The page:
Re-bidding for business you already have is a challenge of biblical proportions.
There may be millions of dollars of revenue or profit on the line, and hundreds of jobs at stake within your business. And that’s not even taking into account the fallout should a major customer defect – very publicly – to a competitor.
Yet many incumbent suppliers vastly underestimate this challenge, and exactly how huge it is going to be.
Described in the Bible in the Book of Revelation, the Four Horsemen of the Apocalypse represent the evils to come at the end of the world. The first horseman represents Conquest; the second, War; the third, Famine; and the fourth is Death.
In long-term customer relationships, the four horsemen of incumbency are Complacency, Confirmation Bias, Protest, and Shiny Object Syndrome.
Incumbents need to be alert to presence and impact of these four horsemen, or they will trample all over your efforts to win again.
The first horseman: Complacency
Have you heard the term ‘incumbency disease’? Complacency is an obvious symptom.
According to the Merriam-Webster dictionary, complacency means self-satisfaction, especially when ‘accompanied by unawareness of actual dangers or deficiencies’.
Complacency can creep into any long-term relationship. If you’ve been with your partner for a while, you can probably remember when date nights and the ‘dress to impress’ phase gave way to takeout and tracksuits on the couch.
If you think that complacency couldn’t possibly be an issue with your major customers – not when they have you so comprehensively loaded up with KPIs and contractual requirements – think again.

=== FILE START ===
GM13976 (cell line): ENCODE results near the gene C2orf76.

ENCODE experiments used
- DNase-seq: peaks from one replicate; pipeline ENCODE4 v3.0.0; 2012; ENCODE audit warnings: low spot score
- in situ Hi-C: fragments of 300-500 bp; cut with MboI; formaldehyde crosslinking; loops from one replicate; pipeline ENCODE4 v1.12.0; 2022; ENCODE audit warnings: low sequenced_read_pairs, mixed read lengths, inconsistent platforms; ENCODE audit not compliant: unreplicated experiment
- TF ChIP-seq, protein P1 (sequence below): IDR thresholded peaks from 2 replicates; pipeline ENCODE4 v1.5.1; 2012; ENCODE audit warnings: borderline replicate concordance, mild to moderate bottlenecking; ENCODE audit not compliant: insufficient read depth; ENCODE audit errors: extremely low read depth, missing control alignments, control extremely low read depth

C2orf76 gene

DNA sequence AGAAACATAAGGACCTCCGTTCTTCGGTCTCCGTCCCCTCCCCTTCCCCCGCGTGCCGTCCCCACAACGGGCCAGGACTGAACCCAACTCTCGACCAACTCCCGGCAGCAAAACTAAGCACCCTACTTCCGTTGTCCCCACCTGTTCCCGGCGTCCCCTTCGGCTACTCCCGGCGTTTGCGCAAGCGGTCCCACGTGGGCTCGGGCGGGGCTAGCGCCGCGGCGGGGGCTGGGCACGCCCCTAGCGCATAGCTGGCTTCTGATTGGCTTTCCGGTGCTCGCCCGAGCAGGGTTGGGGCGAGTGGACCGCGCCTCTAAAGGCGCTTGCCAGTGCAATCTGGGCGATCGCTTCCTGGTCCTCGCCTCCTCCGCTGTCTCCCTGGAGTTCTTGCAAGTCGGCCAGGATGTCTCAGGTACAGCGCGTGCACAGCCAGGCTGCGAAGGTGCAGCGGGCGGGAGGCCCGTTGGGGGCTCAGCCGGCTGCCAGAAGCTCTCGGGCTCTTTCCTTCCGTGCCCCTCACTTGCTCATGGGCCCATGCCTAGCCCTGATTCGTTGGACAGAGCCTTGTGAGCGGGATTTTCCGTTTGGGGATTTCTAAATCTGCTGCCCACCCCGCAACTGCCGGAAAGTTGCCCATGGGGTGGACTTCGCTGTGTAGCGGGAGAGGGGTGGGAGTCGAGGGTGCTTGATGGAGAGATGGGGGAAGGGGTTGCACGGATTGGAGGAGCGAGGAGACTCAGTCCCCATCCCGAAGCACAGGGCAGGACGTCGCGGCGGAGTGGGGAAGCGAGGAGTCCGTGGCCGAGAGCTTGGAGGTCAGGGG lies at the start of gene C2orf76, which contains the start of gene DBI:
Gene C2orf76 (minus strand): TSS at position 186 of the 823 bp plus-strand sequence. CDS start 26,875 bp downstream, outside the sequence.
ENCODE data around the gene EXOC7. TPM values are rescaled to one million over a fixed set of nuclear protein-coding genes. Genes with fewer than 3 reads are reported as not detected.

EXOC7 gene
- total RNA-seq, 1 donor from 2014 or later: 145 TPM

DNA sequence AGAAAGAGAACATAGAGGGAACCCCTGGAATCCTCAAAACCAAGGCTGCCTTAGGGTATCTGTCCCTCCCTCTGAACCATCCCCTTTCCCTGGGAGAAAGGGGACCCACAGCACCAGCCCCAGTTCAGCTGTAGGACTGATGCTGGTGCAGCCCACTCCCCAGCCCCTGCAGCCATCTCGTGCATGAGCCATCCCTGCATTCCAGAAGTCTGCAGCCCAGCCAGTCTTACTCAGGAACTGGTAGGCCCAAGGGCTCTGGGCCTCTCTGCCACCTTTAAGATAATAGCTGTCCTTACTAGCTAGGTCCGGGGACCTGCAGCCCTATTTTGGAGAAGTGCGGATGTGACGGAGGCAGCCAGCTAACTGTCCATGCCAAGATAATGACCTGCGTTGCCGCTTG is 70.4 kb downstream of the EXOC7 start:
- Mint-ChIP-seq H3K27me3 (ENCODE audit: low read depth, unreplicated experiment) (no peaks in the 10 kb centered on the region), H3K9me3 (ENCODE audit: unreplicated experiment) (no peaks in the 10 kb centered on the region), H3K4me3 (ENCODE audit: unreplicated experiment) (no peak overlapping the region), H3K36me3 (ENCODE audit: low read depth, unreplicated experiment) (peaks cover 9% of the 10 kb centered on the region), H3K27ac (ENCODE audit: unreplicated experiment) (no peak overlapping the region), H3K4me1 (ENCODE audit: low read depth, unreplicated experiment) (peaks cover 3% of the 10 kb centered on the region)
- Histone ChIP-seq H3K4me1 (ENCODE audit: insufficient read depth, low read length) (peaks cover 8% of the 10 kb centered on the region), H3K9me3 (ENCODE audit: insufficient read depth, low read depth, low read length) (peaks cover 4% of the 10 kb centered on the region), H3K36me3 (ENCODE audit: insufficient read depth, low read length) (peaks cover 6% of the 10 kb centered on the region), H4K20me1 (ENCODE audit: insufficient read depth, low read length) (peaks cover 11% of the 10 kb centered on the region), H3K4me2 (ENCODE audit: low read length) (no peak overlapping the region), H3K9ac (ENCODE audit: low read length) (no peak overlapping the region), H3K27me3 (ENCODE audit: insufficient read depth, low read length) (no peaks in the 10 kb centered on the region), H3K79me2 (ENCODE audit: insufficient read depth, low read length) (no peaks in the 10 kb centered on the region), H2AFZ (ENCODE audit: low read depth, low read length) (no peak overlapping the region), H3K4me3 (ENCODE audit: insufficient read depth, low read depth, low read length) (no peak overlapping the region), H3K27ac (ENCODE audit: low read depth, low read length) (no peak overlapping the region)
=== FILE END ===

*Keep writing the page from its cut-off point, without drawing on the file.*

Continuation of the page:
Delivering against customer expectations is not a selling point, no matter how challenging it may be. In deciding to hire you, the customer killed off other options. If you want to win again, they expect more than simply what they are paying you to do.
As an incumbent supplier, complacency is a problem if:
Your team is so bogged down delivering against expectations that they are unable or unwilling to try anything new
Meetings are frequently cancelled, by you or by the customer
You stopped sending reports a while ago, because the customer stopped reading them
Left unchecked, complacency can lead to communication problems, which can erode the customer relationship you have worked so hard to build.
The second horseman: Confirmation Bias
This one is harder to spot than Complacency, and potentially even more insidious.
Confirmation Bias is our tendency to notice new information only when it confirms what we already believe.
First named by psychologist Peter Wason in the 1960s, confirmation bias shows that human beings aren’t rational in the way we process information - particularly when we are emotionally involved.